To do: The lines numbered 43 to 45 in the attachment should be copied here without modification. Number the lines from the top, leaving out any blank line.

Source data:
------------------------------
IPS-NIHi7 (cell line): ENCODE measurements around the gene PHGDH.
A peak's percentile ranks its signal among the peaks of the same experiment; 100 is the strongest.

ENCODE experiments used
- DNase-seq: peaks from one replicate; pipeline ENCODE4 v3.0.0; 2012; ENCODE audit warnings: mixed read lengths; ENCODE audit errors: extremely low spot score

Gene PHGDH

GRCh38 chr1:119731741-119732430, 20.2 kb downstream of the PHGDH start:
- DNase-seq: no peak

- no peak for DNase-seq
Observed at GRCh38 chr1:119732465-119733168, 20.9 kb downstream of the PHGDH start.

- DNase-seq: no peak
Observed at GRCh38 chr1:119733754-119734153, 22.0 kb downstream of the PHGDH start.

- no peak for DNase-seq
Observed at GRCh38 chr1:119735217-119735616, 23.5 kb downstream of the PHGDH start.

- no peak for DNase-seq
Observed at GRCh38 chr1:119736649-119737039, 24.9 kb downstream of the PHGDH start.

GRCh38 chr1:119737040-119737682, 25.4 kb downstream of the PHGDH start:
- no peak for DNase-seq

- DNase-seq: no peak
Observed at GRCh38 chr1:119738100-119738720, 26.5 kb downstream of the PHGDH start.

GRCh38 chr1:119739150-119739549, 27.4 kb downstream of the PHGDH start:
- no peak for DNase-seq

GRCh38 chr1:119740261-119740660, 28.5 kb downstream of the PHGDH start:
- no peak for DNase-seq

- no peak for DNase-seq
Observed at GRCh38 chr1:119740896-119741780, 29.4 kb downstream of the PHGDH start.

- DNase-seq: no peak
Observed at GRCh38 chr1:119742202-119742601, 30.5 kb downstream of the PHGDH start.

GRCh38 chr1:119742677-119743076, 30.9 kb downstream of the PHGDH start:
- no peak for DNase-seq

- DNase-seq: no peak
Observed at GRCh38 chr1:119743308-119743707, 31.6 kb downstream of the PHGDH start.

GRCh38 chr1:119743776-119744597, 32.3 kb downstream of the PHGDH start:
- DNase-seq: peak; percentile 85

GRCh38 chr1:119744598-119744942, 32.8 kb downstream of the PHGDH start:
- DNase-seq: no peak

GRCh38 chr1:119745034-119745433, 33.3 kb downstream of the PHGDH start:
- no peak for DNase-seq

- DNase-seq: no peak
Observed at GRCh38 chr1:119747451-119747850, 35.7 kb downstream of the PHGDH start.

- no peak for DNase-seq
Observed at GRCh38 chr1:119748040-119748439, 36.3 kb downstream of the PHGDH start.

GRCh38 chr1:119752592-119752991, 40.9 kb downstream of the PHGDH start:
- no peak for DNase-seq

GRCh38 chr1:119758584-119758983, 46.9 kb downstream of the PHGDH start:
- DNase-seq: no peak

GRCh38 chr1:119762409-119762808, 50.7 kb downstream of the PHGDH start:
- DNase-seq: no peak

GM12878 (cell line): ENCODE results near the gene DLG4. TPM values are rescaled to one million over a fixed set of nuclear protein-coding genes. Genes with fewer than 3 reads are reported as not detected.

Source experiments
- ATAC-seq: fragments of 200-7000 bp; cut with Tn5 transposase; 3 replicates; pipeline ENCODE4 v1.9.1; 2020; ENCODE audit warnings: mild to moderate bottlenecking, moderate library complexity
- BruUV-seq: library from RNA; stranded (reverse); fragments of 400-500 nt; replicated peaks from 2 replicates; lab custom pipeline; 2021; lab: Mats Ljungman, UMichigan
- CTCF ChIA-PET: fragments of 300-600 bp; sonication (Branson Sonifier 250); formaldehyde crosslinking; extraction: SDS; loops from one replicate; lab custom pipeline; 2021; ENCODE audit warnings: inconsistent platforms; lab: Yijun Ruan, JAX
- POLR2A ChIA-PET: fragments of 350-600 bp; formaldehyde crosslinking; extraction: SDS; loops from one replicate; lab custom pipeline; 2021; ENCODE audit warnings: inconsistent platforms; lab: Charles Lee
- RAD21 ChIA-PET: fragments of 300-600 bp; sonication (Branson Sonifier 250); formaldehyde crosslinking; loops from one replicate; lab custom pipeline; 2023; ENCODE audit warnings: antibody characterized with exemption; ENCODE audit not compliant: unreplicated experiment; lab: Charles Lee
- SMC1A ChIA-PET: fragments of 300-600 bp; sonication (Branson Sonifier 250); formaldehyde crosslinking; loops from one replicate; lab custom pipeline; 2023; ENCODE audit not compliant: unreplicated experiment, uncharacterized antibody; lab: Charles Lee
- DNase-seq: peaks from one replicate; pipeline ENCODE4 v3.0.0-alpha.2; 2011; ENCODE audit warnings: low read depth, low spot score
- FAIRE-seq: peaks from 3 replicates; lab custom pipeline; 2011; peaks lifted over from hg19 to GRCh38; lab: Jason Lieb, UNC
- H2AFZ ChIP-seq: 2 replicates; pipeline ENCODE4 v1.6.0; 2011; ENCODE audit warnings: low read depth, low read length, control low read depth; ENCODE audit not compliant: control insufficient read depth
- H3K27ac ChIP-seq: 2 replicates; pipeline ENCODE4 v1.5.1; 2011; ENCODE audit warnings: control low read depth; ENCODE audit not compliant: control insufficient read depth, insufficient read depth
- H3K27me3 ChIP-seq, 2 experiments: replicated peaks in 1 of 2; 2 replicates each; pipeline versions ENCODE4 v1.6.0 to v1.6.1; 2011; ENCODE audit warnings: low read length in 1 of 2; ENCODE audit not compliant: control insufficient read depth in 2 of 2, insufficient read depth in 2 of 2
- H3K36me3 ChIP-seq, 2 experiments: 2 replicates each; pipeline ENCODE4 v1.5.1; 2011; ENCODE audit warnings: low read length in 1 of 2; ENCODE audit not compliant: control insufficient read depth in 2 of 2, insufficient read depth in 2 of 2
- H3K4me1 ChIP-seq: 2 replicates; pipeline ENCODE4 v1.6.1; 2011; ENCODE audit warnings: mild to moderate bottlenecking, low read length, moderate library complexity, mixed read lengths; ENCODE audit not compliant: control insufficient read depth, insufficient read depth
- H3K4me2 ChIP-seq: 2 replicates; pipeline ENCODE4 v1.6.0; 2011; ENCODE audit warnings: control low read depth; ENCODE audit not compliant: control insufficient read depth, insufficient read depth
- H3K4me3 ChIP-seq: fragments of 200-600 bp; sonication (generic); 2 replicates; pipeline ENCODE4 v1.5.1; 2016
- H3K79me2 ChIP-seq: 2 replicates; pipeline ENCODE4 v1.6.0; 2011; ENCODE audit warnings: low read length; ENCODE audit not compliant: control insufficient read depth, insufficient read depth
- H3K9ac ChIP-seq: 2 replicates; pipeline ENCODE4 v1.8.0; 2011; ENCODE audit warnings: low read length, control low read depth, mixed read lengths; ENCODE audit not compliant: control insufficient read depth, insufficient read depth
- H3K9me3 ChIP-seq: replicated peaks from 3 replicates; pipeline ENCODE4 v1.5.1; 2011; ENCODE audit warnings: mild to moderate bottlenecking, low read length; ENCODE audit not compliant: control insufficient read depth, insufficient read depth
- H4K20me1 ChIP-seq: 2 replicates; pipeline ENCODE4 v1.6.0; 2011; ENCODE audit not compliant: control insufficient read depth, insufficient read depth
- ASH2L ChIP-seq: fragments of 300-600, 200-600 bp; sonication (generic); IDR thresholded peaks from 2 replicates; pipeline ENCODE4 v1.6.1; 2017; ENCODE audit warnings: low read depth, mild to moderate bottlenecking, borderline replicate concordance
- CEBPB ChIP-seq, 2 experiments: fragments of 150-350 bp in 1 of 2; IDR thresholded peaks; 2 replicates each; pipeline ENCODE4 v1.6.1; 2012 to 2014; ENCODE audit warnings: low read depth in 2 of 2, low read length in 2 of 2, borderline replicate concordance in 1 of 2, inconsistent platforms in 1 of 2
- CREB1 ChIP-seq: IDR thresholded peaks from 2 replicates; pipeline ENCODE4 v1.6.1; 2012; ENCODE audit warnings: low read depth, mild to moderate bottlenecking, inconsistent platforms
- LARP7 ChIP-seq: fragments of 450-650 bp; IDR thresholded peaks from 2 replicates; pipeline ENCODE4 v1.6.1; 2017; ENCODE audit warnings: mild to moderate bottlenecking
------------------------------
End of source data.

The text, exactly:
- no peak for DNase-seq

GRCh38 chr1:119758584-119758983, 46.9 kb downstream of the PHGDH start:
- DNase-seq: no peak